The second option I want to discuss isn’t necessarily a “custom” visual. The Decomposition Tree visual above lets users visualize data across multiple dimensions, by aggregating data and enabling the drilling into any order. At the time of this article’s publication, the Decomposition Tree visual is still in preview, which means that you must enable it from Power BI settings to be able to use the visual.
To illustrate a scenario in which using the Decomposition Tree visual would cause a very positive impact, imagine an organization that needs to understand the demand for its resources. This organization might have created custom attributes to categorize resources by Department, Team, and Role, and might want to use those attributes to consolidate the current demand that comes from assignments. At the same time, they might want to be able to see the current assignments in more detail, drilling to the lowest level and understanding which projects certain resources are assigned to.
If you are using out-of-the-box visuals, you could build something like this:
Now, if you decide to use the Decomposition Tree visual, you’d provide users with the ability to pick what’s relevant to them, so they could expand the nodes and drill to the next levels based on their preference:
Custom Visual #3: Card Browser
In the past, I’ve worked with an organization that wanted to be able to consolidate their portfolio of projects by a few attributes (for example, by KPI, Department, and Project Type). Another requirement was to easily provide users with the ability to discover more information about a project without having to navigate back to the Project Web App site. In essence, the report’s audience was executives that didn’t want to spend time navigating back and forth between the workspace in Power BI and the Project Web App site, so all the relevant information about the projects should be available in a single page, and should also be easily discoverable.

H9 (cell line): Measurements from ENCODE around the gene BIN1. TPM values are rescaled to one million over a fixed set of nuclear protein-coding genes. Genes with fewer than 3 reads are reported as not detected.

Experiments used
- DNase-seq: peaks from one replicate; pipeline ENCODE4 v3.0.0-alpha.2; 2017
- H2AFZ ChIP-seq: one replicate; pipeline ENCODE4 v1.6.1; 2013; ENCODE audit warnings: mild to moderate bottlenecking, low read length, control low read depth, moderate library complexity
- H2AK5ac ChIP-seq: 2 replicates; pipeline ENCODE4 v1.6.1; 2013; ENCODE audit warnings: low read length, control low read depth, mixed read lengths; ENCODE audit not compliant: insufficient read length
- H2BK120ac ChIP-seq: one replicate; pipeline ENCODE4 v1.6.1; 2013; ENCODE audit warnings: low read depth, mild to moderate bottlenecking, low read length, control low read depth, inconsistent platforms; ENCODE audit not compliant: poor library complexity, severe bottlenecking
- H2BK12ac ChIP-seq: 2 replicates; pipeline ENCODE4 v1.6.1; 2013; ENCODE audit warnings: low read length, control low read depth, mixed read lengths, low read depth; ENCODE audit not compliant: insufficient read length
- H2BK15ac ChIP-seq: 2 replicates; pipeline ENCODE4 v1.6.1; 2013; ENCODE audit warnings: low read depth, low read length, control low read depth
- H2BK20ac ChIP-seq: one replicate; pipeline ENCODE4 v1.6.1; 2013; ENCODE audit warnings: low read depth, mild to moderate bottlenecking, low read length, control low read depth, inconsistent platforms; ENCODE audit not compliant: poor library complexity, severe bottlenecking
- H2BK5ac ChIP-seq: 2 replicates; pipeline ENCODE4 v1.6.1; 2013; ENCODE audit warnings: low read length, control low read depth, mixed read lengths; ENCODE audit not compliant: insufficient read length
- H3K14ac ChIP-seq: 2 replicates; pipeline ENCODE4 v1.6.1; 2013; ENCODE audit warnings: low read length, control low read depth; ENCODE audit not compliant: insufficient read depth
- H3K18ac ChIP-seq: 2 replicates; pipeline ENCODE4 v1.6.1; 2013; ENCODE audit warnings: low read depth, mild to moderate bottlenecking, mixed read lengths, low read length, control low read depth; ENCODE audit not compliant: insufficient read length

To resolve that, I used an interesting custom visual called Card Browser, which is a very powerful visual for storytelling, because it allows users to see summarized information in a front-page card, then flip the cards to reveal detailed information:
Once the user clicks the card, all the detailed information for the selected project is displayed:
Custom Visuals are an excellent extension of Power BI, allowing users to show their data in a way that makes sense to their organization’s needs. There are lots of different custom visuals available out there, so if you have a special requirement for your reports, go check them out!
Watch my on-demand webinar, eligible for 0.75 PMI® PDU in the Technical category of the Talent Triangle, to learn more. It will be a hands-on session where you’ll learn how to use custom visuals to take your PPM reports to the next level! We will build a report with three visuals that can greatly improve the way Executives, PMO members, and Project Managers can see, evaluate, and interpret their project, resource, and portfolio data providing them with more accurate user-friendly information so they can make better decisions.
This article originally appeared on Sensei Project Solution’s website.